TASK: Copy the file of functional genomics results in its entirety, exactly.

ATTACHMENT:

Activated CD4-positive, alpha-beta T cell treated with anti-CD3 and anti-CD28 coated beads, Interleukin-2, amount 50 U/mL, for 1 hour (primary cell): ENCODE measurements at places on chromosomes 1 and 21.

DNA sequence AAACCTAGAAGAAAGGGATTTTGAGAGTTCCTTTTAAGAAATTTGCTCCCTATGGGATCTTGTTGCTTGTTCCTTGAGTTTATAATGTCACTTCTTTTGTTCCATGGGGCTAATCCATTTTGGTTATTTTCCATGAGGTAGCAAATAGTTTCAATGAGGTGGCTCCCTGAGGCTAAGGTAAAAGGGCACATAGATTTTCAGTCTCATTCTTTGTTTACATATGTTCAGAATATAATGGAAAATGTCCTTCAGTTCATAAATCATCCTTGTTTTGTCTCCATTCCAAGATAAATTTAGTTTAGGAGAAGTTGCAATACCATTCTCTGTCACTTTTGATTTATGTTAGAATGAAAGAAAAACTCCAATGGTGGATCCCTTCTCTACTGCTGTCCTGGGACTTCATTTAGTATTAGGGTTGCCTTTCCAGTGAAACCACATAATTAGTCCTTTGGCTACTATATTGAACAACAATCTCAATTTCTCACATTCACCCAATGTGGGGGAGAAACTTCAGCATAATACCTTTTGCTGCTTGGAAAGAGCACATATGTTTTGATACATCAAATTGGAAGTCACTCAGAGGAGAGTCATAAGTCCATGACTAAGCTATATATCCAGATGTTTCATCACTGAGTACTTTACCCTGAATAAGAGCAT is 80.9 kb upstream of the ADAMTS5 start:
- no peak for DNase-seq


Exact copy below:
Activated CD4-positive, alpha-beta T cell treated with anti-CD3 and anti-CD28 coated beads, Interleukin-2, amount 50 U/mL, for 1 hour (primary cell): ENCODE measurements at places on chromosomes 1 and 21.

DNA sequence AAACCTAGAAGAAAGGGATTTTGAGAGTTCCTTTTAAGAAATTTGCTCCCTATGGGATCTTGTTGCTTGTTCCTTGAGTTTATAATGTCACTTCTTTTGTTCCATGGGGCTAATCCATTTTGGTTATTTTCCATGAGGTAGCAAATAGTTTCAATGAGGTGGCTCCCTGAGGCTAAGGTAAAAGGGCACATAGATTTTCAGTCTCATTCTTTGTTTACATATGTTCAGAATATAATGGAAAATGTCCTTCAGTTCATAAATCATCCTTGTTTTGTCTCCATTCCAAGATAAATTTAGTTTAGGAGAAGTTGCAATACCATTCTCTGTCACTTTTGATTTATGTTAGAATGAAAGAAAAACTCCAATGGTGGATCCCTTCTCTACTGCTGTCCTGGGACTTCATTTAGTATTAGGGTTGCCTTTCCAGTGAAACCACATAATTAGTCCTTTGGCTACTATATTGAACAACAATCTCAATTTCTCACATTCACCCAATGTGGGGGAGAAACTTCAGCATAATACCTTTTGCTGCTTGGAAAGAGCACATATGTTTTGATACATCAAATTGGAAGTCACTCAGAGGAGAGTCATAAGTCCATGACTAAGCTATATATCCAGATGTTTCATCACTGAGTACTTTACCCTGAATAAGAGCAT is 80.9 kb upstream of the ADAMTS5 start:
- no peak for DNase-seq